Intensive monitoring and meticulous care of the patient with DKA improves outcome. Current consensus statements recommend continuous cardiac monitoring of all children with DKA,4 and a prolonged QTc interval occurs frequently during DKA and is correlated with ketosis.18 QTc prolongation can lead to life-threatening arrhythmias such as torsade de pointes. Avoid medications that may further prolong the QT interval such as ondansetron if the ECG demonstrates prolongation.
Direct attention to perfusion, electrolyte disturbances, mental status, hyperglycemia and ketonemia (Table 145–3). Concurrently identify and treat associated infections.
Management of DKA in Children
||Download (.pdf) Table 145–3
Management of DKA in Children
1. 10 mL/kg NS bolus over 1 h unless hypotensive.*
2. Begin NS at 1.5 times maintenance level in the ED.†
3. If [K+] is 3.5–5.5 mEq/L and patient is urinating, add 30 mEq potassium per liter (1/2 as potassium chloride and 1/2 as potassium phosphate). If initial [K+] is 2.5–3.5 mEq/L, add 40 mEq [K+] per liter; consider adding more if the [K+] is <2.5 mEq/L.
4. Begin regular insulin at 0.1 units/kg/h after IV fluid bolus (if given) is complete. Adjust dose to maintain glucose decline at 50–100 milligrams/dL/h. Do not decrease insulin infusion to <0.05 units/kg/h because insulin is required to clear ketosis even when glucose has normalized.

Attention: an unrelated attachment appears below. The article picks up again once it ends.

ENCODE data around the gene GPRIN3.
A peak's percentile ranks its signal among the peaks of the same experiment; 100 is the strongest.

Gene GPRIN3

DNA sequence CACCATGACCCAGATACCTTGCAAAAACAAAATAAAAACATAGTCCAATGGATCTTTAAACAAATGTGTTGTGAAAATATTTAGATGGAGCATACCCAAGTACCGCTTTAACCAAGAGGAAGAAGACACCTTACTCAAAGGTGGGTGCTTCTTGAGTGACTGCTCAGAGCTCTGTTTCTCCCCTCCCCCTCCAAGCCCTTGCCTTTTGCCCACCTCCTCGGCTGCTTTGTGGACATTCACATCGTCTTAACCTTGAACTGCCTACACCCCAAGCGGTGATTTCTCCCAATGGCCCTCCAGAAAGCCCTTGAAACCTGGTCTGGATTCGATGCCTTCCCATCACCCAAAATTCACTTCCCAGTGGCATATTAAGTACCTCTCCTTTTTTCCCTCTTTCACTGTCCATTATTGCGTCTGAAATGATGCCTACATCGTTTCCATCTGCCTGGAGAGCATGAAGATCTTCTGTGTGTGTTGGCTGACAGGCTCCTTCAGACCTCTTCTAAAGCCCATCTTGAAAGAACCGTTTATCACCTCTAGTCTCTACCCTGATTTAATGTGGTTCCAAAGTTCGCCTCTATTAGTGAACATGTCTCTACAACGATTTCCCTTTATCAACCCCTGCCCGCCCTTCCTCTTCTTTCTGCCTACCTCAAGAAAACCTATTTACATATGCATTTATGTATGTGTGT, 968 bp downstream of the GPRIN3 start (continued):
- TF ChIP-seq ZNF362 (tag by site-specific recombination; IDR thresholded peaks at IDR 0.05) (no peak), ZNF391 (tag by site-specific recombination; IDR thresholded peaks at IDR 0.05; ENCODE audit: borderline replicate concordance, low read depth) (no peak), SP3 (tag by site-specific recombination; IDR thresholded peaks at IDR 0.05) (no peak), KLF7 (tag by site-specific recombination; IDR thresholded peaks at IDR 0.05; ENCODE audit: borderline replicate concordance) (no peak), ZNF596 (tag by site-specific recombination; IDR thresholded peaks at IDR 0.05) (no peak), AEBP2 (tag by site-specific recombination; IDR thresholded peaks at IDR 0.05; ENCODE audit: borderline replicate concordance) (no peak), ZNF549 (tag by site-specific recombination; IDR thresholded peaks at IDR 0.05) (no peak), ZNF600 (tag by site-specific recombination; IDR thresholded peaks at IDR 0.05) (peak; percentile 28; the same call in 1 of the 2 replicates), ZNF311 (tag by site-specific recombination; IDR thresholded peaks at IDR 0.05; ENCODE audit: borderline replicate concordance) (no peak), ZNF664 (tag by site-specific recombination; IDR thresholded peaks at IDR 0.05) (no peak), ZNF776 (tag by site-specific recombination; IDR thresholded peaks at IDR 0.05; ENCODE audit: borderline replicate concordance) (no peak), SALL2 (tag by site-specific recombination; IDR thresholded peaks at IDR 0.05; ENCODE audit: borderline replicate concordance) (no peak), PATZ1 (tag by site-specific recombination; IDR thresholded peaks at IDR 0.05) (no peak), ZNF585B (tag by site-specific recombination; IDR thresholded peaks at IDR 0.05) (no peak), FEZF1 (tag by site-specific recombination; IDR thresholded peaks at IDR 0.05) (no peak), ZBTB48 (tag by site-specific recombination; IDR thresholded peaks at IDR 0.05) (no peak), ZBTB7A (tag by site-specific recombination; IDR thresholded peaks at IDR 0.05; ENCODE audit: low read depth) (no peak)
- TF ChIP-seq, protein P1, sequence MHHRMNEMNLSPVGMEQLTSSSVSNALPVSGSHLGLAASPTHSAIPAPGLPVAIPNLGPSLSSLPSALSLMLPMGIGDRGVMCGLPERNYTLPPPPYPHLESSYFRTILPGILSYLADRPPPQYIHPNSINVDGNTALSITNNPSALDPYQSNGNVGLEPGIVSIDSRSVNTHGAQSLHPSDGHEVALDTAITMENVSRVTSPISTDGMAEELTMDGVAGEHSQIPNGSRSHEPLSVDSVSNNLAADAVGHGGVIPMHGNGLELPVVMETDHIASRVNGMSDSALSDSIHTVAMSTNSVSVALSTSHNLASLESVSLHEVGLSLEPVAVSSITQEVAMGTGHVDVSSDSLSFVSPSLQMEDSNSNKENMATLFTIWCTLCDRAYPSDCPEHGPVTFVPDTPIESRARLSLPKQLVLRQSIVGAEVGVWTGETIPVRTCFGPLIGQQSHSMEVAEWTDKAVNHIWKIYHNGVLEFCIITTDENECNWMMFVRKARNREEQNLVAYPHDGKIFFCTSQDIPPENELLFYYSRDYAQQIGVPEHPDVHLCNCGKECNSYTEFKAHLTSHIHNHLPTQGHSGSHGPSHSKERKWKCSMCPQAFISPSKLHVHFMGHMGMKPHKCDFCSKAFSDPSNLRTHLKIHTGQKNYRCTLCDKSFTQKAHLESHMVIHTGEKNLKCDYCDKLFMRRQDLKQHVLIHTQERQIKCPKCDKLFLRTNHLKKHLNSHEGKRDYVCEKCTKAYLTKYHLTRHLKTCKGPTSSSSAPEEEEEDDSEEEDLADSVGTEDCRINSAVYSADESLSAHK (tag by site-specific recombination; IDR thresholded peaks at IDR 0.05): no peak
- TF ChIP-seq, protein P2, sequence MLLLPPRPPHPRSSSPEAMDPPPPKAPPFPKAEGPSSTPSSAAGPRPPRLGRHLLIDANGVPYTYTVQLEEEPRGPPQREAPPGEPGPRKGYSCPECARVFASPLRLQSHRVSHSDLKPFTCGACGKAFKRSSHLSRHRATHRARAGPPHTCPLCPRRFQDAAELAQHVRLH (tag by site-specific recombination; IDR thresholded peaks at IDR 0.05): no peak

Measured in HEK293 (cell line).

5. Add dextrose to IV fluids when blood glucose level is <200–250 milligrams/dL (11–14 mmol/L).
6. Measure serum electrolyte levels every 2 h; measure serum glucose level every hour.
The average fluid deficit is 10% of body weight, but is often greater. Give an initial 20 mL/kg bolus of normal saline if the child is in shock and repeat if needed. Once vital signs have stabilized, resist the desire to correct the fluid deficit too rapidly, especially if there is a high calculated osmolarity (i.e., >340 mOsm/L). Many institutions replace the deficit evenly over 24 to 48 hours; this moderated approach helps to avoid overhydration, pulmonary complications, and possibly cerebral edema. The traditional approach is 50% deficit replacement in the first 8 hours with the rest replaced over the next 16 to 24 hours.
Sodium depletion from vomiting and urinary losses rarely causes a problem by itself and is most often related to the extent of dehydration. The main concern with sodium level lies in its correction: failure of serum sodium level to rise in the treatment of DKA is associated with the development of cerebral edema.8 Typical protocols historically recommended 0.9% sodium chloride correction at 1.5 times the maintenance level for empiric replacement therapy. But in an attempt to decrease the risk of cerebral edema, some newer protocols advocate sodium concentrations of 0.66% (typically mixed by the pharmacist) to 0.9% sodium chloride and calculate fluid replacements to tighten control over biochemical parameters.4 This approach is effective in ensuring a steady rise in the sodium concentration.